(Bear spread), then your net payoff is$30$15$14.69 =
$0.31.
- Black-Scholes-Merton Model
Assume: 1. stocks are uncorrelated over timeàEMH
2. stock moves for infinitesimal small time (z;[^+
3. stock returns follow normal distribution
4. constant interest rate and volatility 5. No friction
$ sŽF ' ˆz;[‚Ž 2
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a) Implied volatility:
1) Volatility for the BSM that makes the BSM price equal
the market call option price. It reflects investors expected
future volatility, whereas historical volatility captures past
volatility.
2) Smile and Smirk: Patterns that arise from the gap
between the normal distribution which the BSM is based on
and the investors’ expected distribution which is reflected in
the market option prices.
3) VIX: Implied volatility for S&P500 which aggregates all
option implied volatilities.
- —˜™šœ $
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- Debt value:
s'—˜™šœ.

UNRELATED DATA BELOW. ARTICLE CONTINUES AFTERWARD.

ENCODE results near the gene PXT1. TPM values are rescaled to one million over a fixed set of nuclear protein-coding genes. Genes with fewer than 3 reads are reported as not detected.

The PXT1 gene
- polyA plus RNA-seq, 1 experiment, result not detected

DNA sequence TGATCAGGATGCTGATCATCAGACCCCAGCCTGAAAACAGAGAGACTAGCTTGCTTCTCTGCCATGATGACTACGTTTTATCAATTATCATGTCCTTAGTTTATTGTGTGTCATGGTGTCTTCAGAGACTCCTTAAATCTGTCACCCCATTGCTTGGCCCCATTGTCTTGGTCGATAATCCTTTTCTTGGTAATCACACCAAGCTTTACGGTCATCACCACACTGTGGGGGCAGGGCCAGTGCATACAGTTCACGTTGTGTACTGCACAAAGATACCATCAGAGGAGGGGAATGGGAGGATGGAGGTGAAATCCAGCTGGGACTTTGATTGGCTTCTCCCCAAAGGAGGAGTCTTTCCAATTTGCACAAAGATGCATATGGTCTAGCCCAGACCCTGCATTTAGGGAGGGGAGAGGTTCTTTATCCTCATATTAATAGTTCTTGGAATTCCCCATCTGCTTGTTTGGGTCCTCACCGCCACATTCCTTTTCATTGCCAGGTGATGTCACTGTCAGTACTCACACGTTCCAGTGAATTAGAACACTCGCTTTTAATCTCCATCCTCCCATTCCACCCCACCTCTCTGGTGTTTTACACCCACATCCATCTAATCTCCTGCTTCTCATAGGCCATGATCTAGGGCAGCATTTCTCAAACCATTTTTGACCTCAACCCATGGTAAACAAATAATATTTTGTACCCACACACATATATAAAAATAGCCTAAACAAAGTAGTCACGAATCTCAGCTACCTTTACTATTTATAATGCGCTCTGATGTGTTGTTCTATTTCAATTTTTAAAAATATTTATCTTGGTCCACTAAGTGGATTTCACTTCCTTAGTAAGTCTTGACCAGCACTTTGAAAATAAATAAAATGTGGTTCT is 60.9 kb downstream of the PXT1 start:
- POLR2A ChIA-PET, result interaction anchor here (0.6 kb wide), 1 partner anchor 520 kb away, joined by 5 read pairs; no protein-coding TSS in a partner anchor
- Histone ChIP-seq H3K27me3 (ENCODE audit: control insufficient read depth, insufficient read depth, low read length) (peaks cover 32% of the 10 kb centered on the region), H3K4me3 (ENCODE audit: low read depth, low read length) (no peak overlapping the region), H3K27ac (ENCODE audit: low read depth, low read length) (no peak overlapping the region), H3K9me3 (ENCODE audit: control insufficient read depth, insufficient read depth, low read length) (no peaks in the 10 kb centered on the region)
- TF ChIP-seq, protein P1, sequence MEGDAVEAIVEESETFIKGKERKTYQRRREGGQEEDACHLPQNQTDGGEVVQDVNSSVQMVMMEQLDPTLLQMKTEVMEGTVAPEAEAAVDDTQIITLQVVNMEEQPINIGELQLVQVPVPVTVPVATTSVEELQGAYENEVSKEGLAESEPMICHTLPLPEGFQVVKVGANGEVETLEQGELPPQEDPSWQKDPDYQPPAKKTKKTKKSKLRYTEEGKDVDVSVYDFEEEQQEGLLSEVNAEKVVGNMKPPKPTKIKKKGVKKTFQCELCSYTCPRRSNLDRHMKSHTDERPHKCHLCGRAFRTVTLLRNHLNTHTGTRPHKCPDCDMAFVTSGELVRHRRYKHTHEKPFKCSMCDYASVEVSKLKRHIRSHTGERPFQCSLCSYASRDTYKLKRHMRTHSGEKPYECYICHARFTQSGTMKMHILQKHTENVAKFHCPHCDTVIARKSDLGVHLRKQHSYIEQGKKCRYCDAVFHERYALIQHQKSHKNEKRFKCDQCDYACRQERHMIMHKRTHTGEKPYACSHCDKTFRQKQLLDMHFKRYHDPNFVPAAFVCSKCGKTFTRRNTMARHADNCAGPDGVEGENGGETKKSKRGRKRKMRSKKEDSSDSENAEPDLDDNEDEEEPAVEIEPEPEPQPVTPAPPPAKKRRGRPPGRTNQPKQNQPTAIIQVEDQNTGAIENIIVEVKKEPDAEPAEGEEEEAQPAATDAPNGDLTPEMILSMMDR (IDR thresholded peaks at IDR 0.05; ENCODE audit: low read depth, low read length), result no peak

- Debt yield: Ÿ ¡ $ 1 v
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- Credit spread: Ÿ ¡ ' ¨
- Probability of default: F ' Ž>•2+
- the higher asset volatility, the higher equity value, the lower
debt value and the higher credit risk [call option prices
increase with the volatility and sell put option (part of debt
payoff) decrease with the volatility]/ the higher face value,
higher credit risk.
-higher volatility increases the expected equity payoff and
decreases the expected debt payoff. Since it leads to a higher
possibility that the equity holders make a lot of money while
their downside is limited. For debt holders, a higher
volatility translates in to a higher chance of not getting
money back. Therefore, they have to use a high discount